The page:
• Do your homework when it comes to donations, whether through charities or crowdfunding sitesDon’t let anyone rush you into making a donation. If someone wants donations in cash, by gift card, or by wiring money, don’t do it.

Additional Resources and Where to Report a Scam:

Federal Agencies:

  • Federal Trade Commission (FTC): The FTC is one of the primary federal agencies charged with protecting consumers and preserving fair economic competition. The agency has legal authority to prevent anticompetitive, deceptive, and unfair business practices. Visit to file a complaint. For additional information about the FTC’s work, please click the link here.
  • National Center for Disaster FraudThe NCDF is a component of the U.S. Department of Justice’s Criminal Division that helps to detect, prevent, investigate, and prosecute criminal conduct in disaster situations. NCDF staff take information about complaints of fraud related to disasters, including COVID-19, and refer it to the appropriate law enforcement officials: 1-866-720-5721;
  • Federal Communications Commission (FCC): The FCC regulates radio, television, wire, satellite, and cable communications in all 50 states. Complaints in these areas can be filed with the FCC’s Consumer Complaint Center. Contact information and online complaint submission is available at here; additional information available at here.
  • U.S. Food and Drug Administration (FDA): The FDA protects public health by regulating the safety of food, human and veterinary medications, medical devices like COVID-19 tests, and other related areas. You can learn more about the FDA’s efforts to protect consumers and address fraudulent COVID-19 products here and can find more information about the FDA’s actions related to COVID-19, as well as additional contact information for the agency here.

Hawaii State Agencies:

  • Hawaii Department of Commerce and Consumer Affairs (DCCA)In addition to regulating and issuing licenses for a variety of industries in Hawaii, DCCA investigates complaints of fraudulent and unfair business practices in Hawaii
  • Hawaii Department of AgricultureThe AG is the chief legal officer and law enforcement officer in the State of Hawaii and is charged with investigating and prosecuting violations of State laws, in addition to other duties. You can learn more about the AG’s role in the COVID-19 response online.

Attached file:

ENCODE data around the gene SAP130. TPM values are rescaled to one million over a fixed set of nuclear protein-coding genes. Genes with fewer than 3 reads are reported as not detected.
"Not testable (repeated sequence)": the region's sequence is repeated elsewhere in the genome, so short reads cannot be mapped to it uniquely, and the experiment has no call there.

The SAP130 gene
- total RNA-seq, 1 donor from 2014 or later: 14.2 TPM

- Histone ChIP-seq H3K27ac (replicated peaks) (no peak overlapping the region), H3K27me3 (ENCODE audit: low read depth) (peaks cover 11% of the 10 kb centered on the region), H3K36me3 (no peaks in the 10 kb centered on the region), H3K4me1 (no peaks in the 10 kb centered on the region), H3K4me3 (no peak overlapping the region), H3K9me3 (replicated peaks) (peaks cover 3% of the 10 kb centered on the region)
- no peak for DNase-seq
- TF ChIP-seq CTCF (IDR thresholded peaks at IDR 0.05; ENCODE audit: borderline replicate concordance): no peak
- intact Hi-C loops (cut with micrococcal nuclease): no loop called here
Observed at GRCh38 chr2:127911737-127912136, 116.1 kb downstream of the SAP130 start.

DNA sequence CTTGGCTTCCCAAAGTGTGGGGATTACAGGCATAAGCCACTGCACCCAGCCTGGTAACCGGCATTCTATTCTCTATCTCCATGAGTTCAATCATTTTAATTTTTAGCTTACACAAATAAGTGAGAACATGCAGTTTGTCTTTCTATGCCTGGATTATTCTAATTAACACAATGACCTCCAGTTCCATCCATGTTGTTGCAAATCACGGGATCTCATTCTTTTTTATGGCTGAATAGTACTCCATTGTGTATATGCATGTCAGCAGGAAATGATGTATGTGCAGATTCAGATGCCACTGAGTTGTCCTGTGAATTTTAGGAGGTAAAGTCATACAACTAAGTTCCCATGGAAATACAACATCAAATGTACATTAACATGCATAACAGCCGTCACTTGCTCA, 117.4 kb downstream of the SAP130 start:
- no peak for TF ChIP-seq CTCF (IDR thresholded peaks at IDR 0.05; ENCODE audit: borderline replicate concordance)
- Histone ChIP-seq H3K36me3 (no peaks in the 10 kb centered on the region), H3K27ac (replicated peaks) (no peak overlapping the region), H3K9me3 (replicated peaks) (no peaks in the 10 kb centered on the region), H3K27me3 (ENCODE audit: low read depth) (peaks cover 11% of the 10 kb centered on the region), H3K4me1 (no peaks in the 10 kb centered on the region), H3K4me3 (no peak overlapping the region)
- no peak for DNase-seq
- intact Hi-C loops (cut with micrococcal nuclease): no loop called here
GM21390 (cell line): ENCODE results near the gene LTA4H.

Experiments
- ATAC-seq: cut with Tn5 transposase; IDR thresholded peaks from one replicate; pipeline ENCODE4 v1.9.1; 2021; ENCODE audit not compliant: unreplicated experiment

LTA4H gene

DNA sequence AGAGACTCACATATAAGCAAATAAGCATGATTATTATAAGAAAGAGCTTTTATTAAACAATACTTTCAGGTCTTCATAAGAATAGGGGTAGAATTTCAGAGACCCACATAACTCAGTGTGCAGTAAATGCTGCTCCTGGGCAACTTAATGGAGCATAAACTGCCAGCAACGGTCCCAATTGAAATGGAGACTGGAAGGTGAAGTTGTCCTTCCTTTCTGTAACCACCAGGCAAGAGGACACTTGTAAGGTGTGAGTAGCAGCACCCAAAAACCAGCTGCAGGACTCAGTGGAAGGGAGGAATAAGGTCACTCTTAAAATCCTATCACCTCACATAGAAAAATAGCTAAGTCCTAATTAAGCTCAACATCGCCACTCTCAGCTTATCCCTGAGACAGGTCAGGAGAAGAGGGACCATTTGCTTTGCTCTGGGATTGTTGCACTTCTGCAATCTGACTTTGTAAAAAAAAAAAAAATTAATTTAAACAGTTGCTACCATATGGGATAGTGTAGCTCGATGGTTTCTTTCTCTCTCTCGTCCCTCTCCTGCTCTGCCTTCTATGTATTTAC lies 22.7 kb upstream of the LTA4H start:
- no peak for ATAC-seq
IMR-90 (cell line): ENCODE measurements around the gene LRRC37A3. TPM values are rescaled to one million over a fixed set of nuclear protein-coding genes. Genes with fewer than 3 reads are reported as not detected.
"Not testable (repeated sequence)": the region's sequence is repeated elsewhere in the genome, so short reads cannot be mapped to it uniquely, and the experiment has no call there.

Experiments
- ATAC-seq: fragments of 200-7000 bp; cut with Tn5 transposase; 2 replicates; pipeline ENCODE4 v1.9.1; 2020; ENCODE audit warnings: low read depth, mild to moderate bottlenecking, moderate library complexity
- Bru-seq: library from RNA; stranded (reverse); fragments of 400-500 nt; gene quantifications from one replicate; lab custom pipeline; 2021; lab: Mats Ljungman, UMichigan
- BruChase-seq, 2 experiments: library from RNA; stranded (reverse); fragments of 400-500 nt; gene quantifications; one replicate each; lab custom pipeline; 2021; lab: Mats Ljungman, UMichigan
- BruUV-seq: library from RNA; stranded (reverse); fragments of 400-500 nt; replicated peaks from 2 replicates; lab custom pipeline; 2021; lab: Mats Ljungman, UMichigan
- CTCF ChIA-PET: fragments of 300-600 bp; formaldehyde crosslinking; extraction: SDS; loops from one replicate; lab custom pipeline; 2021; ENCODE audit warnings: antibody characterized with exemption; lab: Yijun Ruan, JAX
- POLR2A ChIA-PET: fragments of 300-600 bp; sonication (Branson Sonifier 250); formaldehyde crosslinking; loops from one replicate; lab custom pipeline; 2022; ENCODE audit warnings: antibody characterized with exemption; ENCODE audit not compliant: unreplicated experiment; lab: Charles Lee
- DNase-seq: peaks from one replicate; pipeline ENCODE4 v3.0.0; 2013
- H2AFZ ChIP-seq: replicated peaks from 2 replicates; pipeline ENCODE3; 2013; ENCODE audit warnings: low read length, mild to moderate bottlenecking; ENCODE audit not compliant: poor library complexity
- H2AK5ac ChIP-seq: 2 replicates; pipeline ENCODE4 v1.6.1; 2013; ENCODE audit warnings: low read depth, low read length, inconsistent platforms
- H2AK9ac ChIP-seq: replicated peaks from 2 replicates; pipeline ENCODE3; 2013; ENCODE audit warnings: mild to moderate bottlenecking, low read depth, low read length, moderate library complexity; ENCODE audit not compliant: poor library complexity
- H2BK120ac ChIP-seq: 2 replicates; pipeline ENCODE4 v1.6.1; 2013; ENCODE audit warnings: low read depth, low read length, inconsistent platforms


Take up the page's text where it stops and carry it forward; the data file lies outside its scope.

Updated April 16 2020.

Many Internet Service Providers (ISPs) and wireless carriers have taken steps to support customers who are working/studying from home or may be struggling financially.  Below identifies some of the steps taken by the larger players and those with a significant presence in Hawaii.

One common commitment taken by such companies is agreeing to the FCC’s Keep Americans Connected Pledge. Those signing the pledge agree to:

  • not terminate service to any residential or small business customers because of their inability to pay their bills due to the disruptions caused by the coronavirus pandemic;
  • waive any late fees that any residential or small business customers incur because of their economic circumstances related to the coronavirus pandemic; and
  • open its Wi-Fi hotspots to any American who needs them.

Visit the FCC’s website here for more information and to see which companies have signed the FCC’s Keep Americans Connected Pledge.

Updated January 7 2021.

Congress recently approved an additional $82 billion for education programs through the Education Stabilization Fund (ESF), which will provide funding for K-12 schools, colleges and universities, and other programs.

College students impacted by the coronavirus may be eligible for assistance through the ESF. More information will be available in the coming weeks.

University of Hawaii (UH): UH continues to provide updated information for students on its website here.

Hawaii Department of Education (HIDOE): HIDOE continues to provide updated information on its website here.

HIDOE parents and students with health-related questions can also call the Department’s health hotline. More information is available here.

The Grab-and-Go meal program has been extended through June 2021. More information is available here.

Updated April 16 2020.

U.S. citizens overseas are encouraged to immediately enroll in the Smart Traveler Enrollment Program (STEP) via to receive important and timely updates from the U.S. Embassy in the country where they are located.

For assistance abroad, United States citizens should contact the nearest U.S. Embassy or Consulate via:

  • 24 Hour Consular Affairs Worldwide Emergency Line:
    • +1 (888) 407-4747 (United States and Canada)
    • +1 (202) 501-4444 (Overseas)

For more information, visit the U.S. State Department’s website, What the State Department Can and Can't Do in a Crisis.

Resource Guides:

Recently enacted federal legislation provides resources and initiatives to assist individuals impacted by the COVID-19 pandemic. The guides below provide summary information about major provisions that could offer critical support.

College Students Guide (Last Updated 05/2020)